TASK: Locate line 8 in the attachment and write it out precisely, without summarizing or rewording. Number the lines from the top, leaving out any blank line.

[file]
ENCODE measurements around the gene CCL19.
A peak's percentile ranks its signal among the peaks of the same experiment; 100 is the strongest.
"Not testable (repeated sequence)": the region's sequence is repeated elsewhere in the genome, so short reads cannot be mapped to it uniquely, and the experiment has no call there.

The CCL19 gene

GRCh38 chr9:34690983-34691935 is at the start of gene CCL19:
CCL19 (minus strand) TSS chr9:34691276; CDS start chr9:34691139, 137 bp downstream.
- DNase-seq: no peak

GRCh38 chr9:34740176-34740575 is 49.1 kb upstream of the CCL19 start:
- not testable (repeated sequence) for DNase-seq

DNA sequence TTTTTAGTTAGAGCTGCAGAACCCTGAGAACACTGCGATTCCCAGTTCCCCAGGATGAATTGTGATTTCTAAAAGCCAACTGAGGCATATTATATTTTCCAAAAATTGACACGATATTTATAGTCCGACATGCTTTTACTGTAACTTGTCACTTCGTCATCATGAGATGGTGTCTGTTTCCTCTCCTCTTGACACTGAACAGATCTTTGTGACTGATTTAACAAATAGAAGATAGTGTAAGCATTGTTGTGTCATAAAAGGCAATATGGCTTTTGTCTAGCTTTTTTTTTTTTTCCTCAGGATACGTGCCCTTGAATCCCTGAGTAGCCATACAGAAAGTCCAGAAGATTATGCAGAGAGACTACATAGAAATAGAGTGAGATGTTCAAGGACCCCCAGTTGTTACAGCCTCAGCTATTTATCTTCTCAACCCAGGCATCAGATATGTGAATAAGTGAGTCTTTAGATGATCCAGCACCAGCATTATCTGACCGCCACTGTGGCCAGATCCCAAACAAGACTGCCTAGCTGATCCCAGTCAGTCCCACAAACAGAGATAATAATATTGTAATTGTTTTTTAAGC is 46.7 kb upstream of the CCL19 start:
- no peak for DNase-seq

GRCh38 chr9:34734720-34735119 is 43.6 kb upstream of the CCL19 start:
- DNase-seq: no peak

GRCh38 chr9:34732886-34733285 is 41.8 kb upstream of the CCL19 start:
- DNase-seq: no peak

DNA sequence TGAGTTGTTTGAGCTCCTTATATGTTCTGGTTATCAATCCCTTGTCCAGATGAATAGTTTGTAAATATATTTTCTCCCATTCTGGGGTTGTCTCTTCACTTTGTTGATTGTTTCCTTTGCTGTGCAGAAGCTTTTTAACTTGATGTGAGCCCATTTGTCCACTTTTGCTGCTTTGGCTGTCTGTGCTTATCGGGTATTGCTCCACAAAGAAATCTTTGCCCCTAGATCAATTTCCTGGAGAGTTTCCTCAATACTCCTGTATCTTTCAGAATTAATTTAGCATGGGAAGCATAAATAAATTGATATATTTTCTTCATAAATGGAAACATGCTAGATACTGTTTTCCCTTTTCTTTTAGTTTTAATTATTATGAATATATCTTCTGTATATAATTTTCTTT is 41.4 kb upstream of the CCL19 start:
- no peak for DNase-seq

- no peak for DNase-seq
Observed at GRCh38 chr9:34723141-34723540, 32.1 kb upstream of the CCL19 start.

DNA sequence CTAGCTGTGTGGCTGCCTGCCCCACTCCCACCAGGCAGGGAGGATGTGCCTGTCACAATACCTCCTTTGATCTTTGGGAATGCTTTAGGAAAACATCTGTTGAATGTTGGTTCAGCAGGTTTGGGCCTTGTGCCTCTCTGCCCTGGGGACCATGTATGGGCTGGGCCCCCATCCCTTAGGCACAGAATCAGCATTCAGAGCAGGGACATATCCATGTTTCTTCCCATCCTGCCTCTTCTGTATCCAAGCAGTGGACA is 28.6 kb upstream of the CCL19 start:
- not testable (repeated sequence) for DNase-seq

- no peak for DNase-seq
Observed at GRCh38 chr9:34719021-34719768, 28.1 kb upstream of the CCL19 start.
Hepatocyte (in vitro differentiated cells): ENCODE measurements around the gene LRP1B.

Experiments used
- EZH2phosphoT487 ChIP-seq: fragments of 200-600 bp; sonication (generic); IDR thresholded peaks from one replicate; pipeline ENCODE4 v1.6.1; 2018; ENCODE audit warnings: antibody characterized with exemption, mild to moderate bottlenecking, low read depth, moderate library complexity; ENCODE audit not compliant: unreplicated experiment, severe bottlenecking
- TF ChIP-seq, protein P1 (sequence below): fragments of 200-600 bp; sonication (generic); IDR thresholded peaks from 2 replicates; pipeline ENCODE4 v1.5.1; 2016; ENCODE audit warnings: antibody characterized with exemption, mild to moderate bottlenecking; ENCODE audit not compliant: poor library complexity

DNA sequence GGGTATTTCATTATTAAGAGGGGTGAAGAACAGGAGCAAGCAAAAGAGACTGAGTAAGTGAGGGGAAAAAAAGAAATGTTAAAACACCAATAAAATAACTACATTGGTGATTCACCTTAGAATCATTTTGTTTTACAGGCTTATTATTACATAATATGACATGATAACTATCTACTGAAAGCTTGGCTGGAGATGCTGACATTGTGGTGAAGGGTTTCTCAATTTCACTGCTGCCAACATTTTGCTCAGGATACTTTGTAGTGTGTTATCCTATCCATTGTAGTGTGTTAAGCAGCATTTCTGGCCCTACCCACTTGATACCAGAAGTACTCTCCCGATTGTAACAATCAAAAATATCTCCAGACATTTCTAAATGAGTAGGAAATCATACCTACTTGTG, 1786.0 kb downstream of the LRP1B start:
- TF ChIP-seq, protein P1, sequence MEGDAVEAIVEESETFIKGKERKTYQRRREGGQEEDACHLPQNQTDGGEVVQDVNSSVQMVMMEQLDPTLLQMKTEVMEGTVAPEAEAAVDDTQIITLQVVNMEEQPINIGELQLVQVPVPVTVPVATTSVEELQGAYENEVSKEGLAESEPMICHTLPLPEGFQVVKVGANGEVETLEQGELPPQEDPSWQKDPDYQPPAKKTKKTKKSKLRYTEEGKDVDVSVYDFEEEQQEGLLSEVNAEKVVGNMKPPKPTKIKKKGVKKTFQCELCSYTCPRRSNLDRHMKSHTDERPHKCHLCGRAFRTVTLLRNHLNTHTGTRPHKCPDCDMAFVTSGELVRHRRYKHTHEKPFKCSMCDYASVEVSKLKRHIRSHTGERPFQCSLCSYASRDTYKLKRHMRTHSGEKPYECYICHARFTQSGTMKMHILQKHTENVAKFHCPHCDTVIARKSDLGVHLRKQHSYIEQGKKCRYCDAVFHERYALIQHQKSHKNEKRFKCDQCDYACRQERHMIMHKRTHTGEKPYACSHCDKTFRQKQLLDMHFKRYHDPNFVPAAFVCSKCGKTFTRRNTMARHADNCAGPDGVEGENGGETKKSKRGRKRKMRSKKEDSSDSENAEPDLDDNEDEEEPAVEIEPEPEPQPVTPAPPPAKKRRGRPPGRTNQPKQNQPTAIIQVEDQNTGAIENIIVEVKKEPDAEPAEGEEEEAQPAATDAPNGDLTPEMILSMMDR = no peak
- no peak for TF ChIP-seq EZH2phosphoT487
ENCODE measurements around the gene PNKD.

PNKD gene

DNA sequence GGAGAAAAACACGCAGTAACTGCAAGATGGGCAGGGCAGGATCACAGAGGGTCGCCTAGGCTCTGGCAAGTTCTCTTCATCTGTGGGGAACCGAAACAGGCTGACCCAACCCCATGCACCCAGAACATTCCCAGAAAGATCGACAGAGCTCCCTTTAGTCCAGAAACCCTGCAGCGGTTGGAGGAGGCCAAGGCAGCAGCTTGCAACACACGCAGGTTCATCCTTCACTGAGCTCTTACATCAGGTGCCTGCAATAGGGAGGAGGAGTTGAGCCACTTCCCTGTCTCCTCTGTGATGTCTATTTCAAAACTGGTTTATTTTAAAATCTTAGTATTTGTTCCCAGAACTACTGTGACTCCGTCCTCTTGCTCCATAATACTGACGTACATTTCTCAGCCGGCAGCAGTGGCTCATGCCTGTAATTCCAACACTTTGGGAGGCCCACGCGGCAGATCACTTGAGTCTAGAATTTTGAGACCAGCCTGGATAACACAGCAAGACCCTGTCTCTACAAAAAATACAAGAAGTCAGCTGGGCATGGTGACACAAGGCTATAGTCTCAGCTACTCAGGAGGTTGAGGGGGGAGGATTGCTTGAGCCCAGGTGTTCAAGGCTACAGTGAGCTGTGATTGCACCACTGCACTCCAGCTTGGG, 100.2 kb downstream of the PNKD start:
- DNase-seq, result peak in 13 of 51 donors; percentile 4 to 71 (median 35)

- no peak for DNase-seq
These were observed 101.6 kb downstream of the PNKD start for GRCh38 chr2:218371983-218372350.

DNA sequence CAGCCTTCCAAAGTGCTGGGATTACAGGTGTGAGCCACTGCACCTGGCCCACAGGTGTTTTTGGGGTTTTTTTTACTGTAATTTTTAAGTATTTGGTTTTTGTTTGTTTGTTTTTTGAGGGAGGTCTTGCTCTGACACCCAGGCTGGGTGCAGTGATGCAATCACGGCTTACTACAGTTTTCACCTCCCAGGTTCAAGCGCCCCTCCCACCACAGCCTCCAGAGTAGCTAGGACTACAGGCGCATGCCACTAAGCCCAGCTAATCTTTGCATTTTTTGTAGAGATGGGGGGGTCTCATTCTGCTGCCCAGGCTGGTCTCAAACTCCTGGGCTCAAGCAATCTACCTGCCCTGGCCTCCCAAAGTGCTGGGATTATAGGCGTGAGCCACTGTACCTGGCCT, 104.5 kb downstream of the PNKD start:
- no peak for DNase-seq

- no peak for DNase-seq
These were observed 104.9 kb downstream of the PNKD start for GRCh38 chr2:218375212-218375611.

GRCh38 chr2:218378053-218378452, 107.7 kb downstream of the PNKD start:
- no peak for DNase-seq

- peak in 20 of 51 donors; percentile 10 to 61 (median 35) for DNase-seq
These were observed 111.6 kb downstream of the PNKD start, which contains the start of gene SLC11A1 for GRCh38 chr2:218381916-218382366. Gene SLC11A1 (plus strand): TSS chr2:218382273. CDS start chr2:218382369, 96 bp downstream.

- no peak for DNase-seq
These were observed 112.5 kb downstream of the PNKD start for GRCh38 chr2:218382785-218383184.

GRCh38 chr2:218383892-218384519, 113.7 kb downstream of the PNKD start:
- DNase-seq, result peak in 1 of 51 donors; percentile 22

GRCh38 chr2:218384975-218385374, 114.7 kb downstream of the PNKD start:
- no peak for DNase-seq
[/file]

GRCh38 chr9:34740176-34740575 is 49.1 kb upstream of the CCL19 start: